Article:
Self-observation involves "observing" your thoughts and feelings, and determining which center each originates from. It is particularly important to determine the thoughts and feelings that come from your emotional center. Control of emotions is necessary for progress in the 4th Way.
Eliminating the expression of negative emotions (such as anger) is another important practice. Negative emotions drain energy that can be used for self-remembering. (Ouspensky observed that we can learn to enjoy almost any negative emotion. It is valuable to recognize when this is happening in ourselves).
If you've read this far, a number of your "I's" are probably interested in 4th Way ideas. These "I's" are called the "magnetic center", and can be used to facilitate your development in the 4th Way. The magnetic center can facilitate discrimination and understanding, and can influence other "I's" that would otherwise be obstacles to development.
Development of the magnetic center produces the "deputy steward", which can control and coordinate other "I's", giving a degree of control over your consciousness. Finally, development of the deputy steward results in the growth of the permanent "I".
Our knowledge of the 4th Way comes mainly from the writings of Gurdjieff, who brought the system from the East to the West, and P.D. Ouspensky, one of Gurdjieff's students, who studied, taught, and wrote about it approximately 1914-1947. The 4th Way is said to be several centuries old.
There are currently a number of 4th Way schools in existence. Some of them, however, are cults: Unethical behavior and exploitation of students have been reported here by several people. Others have praised these same schools. Conclusion: a 4th Way school can be helpful (some say it is essential to have a school to make progress), AND be careful!
There is an excellent survey of all the significant Gurdjieff literature, in the introduction to the book, "Bibliography of the Gurdjieff Literature", edited by Walter Driscoll. The writer establishes a framework for a serious evaluation of the literature, and places all the primary, secondary, and tertiary works within this framework. The bibliography itself may be out of print, but it can probably be obtained easily enough at an esoteric bookstore or major library. (From Richard Hodges)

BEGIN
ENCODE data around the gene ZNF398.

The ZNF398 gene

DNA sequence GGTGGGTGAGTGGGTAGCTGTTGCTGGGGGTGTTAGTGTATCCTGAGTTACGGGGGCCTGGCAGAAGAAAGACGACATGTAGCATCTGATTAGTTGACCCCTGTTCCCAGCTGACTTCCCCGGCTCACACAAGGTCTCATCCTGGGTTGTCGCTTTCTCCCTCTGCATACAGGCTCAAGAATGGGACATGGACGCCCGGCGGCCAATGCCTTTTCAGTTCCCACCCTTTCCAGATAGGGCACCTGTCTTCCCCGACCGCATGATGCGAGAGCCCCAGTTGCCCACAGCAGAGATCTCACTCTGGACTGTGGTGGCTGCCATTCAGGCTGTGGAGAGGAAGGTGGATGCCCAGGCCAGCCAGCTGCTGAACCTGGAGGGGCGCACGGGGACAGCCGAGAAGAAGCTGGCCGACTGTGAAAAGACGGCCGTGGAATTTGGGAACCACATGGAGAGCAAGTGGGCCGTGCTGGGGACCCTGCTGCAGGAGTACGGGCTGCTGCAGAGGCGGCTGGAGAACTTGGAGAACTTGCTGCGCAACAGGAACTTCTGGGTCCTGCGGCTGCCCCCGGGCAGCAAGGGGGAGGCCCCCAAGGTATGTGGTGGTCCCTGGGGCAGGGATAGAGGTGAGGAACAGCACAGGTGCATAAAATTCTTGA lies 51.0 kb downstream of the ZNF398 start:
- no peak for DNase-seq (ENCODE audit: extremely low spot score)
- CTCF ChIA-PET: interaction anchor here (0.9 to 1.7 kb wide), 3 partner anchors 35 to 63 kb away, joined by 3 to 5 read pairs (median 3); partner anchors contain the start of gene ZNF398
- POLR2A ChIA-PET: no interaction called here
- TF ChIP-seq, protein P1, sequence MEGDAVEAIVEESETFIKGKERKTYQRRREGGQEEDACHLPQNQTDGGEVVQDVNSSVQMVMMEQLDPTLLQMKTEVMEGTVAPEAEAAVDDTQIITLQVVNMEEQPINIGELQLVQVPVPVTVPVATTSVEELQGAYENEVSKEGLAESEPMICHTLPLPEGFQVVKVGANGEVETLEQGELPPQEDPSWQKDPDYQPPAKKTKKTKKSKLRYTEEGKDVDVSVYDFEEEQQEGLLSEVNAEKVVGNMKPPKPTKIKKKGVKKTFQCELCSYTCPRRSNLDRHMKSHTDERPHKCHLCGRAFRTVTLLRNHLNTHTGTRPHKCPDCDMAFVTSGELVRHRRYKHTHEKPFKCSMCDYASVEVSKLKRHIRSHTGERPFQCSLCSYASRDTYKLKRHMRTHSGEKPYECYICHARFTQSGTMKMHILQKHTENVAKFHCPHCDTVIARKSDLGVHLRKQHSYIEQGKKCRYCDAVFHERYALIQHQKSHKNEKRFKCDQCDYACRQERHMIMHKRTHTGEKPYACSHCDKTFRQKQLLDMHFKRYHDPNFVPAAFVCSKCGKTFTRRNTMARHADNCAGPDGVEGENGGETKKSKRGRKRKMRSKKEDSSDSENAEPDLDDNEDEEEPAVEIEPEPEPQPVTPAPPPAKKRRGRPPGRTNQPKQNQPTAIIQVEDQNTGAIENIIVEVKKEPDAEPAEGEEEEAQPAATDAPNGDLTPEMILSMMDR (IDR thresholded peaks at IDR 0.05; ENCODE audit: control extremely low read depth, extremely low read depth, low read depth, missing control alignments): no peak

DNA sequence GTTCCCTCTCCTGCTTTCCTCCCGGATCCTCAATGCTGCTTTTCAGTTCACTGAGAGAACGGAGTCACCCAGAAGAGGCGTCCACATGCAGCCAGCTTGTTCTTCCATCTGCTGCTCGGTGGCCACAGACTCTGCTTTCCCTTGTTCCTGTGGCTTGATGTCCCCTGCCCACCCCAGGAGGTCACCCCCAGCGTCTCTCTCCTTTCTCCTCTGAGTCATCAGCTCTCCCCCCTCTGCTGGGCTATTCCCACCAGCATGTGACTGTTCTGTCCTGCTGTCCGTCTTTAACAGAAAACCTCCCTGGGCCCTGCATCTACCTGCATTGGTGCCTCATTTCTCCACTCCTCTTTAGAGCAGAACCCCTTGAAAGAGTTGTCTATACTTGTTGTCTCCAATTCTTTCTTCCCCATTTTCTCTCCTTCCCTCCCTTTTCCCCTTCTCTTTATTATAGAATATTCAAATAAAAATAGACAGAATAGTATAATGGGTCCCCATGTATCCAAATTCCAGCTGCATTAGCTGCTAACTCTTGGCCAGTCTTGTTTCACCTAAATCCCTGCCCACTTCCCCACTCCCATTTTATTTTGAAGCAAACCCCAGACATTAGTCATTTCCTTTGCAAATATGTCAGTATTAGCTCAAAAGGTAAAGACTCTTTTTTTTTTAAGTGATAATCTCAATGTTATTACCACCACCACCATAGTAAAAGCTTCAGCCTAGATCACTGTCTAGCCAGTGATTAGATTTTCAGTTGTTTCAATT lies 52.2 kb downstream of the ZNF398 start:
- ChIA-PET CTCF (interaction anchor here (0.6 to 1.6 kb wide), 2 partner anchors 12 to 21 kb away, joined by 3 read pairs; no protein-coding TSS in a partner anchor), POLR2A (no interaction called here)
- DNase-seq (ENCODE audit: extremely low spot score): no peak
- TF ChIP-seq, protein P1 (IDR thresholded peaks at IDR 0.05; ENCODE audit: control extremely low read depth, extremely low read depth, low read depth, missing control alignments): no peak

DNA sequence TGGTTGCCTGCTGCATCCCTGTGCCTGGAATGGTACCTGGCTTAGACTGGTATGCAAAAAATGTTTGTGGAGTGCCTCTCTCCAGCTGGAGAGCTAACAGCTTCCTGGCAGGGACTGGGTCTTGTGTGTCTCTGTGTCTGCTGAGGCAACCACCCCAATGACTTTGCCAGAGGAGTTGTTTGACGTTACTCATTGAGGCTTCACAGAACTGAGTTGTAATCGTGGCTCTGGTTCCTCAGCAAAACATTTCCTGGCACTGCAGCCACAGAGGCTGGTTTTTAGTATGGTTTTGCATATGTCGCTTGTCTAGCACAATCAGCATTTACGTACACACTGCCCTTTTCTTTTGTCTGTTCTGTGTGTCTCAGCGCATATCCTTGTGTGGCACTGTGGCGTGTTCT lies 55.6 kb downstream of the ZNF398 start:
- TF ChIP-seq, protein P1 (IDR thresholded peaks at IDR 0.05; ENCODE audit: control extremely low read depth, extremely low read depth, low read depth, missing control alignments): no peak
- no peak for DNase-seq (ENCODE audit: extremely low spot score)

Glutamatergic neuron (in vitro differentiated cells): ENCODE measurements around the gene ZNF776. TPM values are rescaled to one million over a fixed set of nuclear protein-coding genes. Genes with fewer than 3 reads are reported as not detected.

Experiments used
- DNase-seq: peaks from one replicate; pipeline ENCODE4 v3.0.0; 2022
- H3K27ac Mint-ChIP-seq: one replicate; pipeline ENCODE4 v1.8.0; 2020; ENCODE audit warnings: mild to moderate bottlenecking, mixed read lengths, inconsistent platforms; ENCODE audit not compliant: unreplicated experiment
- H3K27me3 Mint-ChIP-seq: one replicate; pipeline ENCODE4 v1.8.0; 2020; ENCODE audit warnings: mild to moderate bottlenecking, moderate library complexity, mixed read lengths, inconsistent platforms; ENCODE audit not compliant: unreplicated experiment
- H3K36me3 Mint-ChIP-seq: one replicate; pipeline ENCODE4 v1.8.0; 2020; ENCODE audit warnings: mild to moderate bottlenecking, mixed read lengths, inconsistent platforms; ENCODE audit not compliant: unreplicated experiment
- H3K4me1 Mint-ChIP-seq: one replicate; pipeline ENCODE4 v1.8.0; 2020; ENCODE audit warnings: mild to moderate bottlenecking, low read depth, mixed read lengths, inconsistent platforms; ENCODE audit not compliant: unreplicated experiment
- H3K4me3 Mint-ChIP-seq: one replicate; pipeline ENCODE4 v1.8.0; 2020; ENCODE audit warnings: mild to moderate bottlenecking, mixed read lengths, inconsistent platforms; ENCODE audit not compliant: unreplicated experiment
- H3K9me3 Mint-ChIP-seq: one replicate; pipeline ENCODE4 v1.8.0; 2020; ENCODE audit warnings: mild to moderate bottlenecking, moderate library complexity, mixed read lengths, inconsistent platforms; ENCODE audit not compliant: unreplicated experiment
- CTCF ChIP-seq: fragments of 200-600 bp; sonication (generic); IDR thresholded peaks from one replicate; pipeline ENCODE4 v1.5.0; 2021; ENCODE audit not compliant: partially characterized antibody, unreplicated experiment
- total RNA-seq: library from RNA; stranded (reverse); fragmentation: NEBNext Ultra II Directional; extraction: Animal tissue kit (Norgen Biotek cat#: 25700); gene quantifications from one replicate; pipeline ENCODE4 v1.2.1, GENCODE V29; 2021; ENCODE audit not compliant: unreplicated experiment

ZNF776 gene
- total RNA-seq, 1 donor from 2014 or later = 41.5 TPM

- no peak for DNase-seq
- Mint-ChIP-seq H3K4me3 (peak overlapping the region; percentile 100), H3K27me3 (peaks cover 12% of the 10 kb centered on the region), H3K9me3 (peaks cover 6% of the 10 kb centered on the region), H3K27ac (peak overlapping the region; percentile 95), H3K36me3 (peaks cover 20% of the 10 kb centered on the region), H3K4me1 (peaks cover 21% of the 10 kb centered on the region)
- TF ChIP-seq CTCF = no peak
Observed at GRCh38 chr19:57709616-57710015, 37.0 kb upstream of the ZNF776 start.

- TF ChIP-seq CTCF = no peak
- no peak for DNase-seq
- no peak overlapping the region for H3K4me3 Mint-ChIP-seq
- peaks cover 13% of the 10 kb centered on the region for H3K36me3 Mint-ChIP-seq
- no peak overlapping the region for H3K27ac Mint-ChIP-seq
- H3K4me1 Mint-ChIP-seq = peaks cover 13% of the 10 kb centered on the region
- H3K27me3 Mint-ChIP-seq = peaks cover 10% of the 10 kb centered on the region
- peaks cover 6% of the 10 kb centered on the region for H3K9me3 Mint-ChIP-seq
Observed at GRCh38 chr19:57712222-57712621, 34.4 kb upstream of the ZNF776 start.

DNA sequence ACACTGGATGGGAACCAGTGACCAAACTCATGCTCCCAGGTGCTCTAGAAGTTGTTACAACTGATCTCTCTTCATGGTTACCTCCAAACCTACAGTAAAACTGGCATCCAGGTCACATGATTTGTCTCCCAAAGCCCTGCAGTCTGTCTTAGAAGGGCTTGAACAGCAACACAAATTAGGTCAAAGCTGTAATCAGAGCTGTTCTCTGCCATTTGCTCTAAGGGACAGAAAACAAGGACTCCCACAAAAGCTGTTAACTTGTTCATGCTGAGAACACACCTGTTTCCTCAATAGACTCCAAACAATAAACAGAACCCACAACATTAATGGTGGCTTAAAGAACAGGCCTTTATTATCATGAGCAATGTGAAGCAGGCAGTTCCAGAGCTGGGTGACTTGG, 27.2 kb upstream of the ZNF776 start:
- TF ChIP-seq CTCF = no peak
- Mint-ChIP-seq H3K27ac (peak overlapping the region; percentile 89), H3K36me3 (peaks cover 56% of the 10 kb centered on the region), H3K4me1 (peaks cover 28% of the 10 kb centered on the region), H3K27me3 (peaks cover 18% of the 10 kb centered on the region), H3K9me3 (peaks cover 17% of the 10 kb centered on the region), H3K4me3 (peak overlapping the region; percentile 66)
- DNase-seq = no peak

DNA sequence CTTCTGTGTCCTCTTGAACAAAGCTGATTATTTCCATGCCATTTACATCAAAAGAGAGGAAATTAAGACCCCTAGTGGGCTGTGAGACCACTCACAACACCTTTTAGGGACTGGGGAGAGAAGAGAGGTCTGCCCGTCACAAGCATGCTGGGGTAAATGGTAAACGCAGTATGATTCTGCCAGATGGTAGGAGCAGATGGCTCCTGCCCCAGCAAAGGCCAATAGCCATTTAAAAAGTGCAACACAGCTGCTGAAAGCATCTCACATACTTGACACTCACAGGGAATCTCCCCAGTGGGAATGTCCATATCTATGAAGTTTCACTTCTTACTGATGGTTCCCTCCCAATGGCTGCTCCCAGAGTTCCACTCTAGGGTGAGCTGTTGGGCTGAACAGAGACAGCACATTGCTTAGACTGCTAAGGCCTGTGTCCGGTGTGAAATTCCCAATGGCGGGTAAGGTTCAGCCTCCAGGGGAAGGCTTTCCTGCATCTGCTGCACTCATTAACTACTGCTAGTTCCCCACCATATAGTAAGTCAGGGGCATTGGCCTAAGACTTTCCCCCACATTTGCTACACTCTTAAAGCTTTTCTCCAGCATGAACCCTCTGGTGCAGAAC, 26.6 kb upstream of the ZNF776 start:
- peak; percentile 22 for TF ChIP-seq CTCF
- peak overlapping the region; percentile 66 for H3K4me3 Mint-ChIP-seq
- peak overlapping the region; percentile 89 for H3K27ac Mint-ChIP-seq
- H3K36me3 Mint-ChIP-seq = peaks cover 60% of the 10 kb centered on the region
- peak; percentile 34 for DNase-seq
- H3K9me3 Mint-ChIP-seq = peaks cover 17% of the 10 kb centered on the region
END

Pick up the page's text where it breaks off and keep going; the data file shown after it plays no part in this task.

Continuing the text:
Texts which might provide an introduction to Gurdjieff's teaching are:
But when all is said and done, it is best to return to "All and Everything - Beelzebub's Tales to His Grandson" - attempting to make practical sense of Gurdjieff's teaching without it would not be unlike attempting to understand Christ without the Gospels. (From Eddin)
It has been claimed that Ouspensky's writings are generally easier to understand than Gurdjieff's.
This newsgroup is intended to provide a forum for people to share insights and knowledge of the 4th Way, and higher states of consciousness in general.
This is a draft version of the 4th Way FAQ, so may contain some errors. If you notice any inaccuracies or omissions in this FAQ, or have any other feedback, I would appreciate hearing from you! It would be particularly helpful if any newcomers to the 4th Way would indicate any sections of this FAQ they found unclear.
Thanks to Stella Wirk for many insightful suggestions.
The sections on Gurdjieff references are from Richard Hodges and Eddin.
Revised and edited by: Alan Balkany (email@example.com)
Text converted to HTML by Rex Jackson.